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BC’s New Motorcycle Laws: Diminishing Civil Liberties Rather than Improving Safety

Submitted by on Monday, 4 June 20123 Comments

Cutting across the Cariboo-Chilcotin
It’s after June 1st, 2012, and that strange nagging feeling you’re getting is the erosion of common sense from motorcycle laws here in BC. A re-emphasis of “The operator of a motorcycle must be seated astride the driver’s seat.” [see: Standing Illegal] comes packed with a $121.00 fine and the potential unconstitutional seizing of your motorcycle.

Why unconstitutional? There is no road side defense against a police officer simply saying he saw you standing on the pegs. There is no codified law to ensure that this portion of the Motor Vehicle Act is only used in cases of stunting or dangerous behavior. That’s fine, if you can trust the judgment of the constabulary.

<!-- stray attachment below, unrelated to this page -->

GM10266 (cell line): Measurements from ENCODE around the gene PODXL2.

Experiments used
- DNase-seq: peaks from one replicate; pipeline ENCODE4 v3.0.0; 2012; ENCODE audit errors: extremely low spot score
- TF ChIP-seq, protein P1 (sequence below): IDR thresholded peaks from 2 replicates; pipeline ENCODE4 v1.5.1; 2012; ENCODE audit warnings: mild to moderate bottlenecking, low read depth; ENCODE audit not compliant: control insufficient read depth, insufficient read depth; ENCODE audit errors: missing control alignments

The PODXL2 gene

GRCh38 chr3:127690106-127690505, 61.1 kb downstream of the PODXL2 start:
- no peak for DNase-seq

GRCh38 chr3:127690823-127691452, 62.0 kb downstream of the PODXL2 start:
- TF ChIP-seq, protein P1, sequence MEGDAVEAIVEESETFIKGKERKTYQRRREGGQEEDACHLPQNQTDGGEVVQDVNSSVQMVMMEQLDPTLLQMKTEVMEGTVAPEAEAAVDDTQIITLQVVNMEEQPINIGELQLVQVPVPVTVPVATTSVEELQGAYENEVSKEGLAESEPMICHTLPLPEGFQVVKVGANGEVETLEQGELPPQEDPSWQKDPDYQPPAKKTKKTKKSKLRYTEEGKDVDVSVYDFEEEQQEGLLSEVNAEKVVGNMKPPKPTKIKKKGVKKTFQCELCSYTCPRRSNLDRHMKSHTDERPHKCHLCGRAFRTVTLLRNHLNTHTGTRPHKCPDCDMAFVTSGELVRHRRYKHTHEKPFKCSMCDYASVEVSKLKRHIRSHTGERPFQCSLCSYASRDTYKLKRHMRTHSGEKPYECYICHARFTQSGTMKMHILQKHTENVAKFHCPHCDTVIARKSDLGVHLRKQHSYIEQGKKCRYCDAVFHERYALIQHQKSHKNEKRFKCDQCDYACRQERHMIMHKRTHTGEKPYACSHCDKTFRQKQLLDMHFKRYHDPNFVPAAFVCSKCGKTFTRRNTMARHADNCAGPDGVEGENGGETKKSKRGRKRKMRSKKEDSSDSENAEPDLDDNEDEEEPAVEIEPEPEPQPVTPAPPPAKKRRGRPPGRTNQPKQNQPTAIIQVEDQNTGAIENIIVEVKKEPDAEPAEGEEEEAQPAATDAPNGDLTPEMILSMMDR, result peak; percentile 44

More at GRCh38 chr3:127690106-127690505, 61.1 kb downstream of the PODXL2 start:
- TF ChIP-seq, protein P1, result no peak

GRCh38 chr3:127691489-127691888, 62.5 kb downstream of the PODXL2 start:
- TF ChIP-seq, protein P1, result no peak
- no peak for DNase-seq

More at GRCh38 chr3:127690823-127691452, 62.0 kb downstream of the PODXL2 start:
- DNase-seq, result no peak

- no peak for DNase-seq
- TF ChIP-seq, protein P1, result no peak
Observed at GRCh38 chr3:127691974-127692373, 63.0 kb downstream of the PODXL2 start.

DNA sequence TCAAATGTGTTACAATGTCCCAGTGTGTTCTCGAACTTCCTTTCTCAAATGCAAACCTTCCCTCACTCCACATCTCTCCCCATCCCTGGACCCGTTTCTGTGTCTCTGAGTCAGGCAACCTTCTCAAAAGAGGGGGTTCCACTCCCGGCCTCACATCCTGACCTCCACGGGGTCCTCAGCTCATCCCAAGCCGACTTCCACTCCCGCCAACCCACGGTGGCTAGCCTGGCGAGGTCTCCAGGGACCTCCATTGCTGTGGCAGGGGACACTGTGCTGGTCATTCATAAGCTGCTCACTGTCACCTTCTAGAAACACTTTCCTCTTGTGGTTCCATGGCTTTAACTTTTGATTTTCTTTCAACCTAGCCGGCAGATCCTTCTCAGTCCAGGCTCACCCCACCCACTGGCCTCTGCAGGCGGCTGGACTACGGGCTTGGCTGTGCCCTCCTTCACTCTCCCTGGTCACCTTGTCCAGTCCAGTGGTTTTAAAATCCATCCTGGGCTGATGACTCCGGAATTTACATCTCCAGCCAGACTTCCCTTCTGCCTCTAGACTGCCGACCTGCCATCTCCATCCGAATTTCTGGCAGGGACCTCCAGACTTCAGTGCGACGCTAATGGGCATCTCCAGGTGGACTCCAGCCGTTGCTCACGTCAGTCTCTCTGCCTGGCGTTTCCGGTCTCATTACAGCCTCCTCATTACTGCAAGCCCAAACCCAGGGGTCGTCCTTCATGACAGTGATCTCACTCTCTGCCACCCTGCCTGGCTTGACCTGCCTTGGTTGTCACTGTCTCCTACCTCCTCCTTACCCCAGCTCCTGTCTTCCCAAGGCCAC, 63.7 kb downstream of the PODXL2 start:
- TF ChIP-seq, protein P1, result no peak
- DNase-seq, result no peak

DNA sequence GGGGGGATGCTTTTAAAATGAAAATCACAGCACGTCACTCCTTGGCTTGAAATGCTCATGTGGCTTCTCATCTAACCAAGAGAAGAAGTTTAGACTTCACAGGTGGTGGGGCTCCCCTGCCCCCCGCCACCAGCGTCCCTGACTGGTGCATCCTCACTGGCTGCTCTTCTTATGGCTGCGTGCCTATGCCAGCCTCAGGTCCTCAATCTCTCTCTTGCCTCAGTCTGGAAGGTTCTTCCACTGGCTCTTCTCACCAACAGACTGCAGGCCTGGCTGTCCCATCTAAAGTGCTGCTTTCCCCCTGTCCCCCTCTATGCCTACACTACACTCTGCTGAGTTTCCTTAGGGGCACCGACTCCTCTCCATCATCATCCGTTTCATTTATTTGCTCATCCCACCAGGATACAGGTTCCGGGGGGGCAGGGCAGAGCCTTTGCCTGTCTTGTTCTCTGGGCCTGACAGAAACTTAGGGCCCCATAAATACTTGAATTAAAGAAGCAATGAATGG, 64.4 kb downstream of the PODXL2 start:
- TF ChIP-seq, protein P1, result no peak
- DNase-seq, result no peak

The common sense judgment of police is in question. Case in point:

  • Cpl. Benjamin Robinson who killed a motorcyclist and obstructed justice along with participated in Robert Dziekanski Tasering Death)
  • Const. Lee Chipperfield (who delivered eight shots into a crawling Paul Boyd), only having responsibility potentially forced upon him when video of the act surfaced.
  • Sgt. Donald Ray an Alberta RCMP officer who disgraced himself and the force through repeated sexual harassment of female underlings.

Indeed B.C. Minister of Justice Shirley Bond herself has spoken out against the transfer of the latter officer to BC. If not all police can be trusted with the big issues, say human lives, then how do we trust the police with the relatively trivial, like the impoundment of an individual’s sole transport? From that question, it follows that the law needs to protect citizens from abuse of near indefensible road side impoundments. These recent Motor Vehicle Act revisions completely fail BC voters in that respect.